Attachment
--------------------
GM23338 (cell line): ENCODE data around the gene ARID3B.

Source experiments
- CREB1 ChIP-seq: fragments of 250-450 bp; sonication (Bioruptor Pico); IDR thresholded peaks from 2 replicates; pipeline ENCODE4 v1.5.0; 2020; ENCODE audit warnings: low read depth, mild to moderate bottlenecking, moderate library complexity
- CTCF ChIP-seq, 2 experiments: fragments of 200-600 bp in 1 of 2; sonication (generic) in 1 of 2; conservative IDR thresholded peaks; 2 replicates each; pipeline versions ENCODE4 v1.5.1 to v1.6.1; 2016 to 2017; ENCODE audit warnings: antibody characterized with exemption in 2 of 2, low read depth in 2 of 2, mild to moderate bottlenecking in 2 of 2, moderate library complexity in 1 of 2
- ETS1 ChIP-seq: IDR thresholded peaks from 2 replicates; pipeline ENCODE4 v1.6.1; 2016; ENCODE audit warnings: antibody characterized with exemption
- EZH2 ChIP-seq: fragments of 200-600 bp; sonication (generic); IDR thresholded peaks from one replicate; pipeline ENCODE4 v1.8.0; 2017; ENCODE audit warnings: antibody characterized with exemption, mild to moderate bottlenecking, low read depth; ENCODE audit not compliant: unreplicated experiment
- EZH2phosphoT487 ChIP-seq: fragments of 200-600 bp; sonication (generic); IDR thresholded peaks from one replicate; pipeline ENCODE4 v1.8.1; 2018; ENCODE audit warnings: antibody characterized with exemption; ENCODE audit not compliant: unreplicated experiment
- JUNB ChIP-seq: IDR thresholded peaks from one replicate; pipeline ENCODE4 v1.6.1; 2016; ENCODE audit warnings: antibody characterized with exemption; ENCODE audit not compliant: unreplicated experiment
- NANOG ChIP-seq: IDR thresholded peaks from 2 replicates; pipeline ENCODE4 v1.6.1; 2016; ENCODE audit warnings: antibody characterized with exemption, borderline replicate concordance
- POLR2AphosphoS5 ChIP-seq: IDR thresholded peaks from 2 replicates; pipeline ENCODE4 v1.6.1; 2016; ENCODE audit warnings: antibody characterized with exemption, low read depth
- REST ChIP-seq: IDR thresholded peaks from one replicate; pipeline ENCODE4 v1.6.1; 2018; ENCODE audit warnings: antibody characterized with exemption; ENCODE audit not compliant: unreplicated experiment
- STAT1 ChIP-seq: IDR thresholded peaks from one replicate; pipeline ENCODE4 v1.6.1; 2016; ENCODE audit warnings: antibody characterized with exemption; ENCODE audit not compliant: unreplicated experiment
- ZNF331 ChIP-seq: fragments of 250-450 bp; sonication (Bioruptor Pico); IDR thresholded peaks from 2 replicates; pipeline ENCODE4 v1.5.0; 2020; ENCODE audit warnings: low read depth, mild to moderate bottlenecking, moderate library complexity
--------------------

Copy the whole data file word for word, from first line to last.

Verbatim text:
GM23338 (cell line): ENCODE data around the gene ARID3B.

Source experiments
- CREB1 ChIP-seq: fragments of 250-450 bp; sonication (Bioruptor Pico); IDR thresholded peaks from 2 replicates; pipeline ENCODE4 v1.5.0; 2020; ENCODE audit warnings: low read depth, mild to moderate bottlenecking, moderate library complexity
- CTCF ChIP-seq, 2 experiments: fragments of 200-600 bp in 1 of 2; sonication (generic) in 1 of 2; conservative IDR thresholded peaks; 2 replicates each; pipeline versions ENCODE4 v1.5.1 to v1.6.1; 2016 to 2017; ENCODE audit warnings: antibody characterized with exemption in 2 of 2, low read depth in 2 of 2, mild to moderate bottlenecking in 2 of 2, moderate library complexity in 1 of 2
- ETS1 ChIP-seq: IDR thresholded peaks from 2 replicates; pipeline ENCODE4 v1.6.1; 2016; ENCODE audit warnings: antibody characterized with exemption
- EZH2 ChIP-seq: fragments of 200-600 bp; sonication (generic); IDR thresholded peaks from one replicate; pipeline ENCODE4 v1.8.0; 2017; ENCODE audit warnings: antibody characterized with exemption, mild to moderate bottlenecking, low read depth; ENCODE audit not compliant: unreplicated experiment
- EZH2phosphoT487 ChIP-seq: fragments of 200-600 bp; sonication (generic); IDR thresholded peaks from one replicate; pipeline ENCODE4 v1.8.1; 2018; ENCODE audit warnings: antibody characterized with exemption; ENCODE audit not compliant: unreplicated experiment
- JUNB ChIP-seq: IDR thresholded peaks from one replicate; pipeline ENCODE4 v1.6.1; 2016; ENCODE audit warnings: antibody characterized with exemption; ENCODE audit not compliant: unreplicated experiment
- NANOG ChIP-seq: IDR thresholded peaks from 2 replicates; pipeline ENCODE4 v1.6.1; 2016; ENCODE audit warnings: antibody characterized with exemption, borderline replicate concordance
- POLR2AphosphoS5 ChIP-seq: IDR thresholded peaks from 2 replicates; pipeline ENCODE4 v1.6.1; 2016; ENCODE audit warnings: antibody characterized with exemption, low read depth
- REST ChIP-seq: IDR thresholded peaks from one replicate; pipeline ENCODE4 v1.6.1; 2018; ENCODE audit warnings: antibody characterized with exemption; ENCODE audit not compliant: unreplicated experiment
- STAT1 ChIP-seq: IDR thresholded peaks from one replicate; pipeline ENCODE4 v1.6.1; 2016; ENCODE audit warnings: antibody characterized with exemption; ENCODE audit not compliant: unreplicated experiment
- ZNF331 ChIP-seq: fragments of 250-450 bp; sonication (Bioruptor Pico); IDR thresholded peaks from 2 replicates; pipeline ENCODE4 v1.5.0; 2020; ENCODE audit warnings: low read depth, mild to moderate bottlenecking, moderate library complexity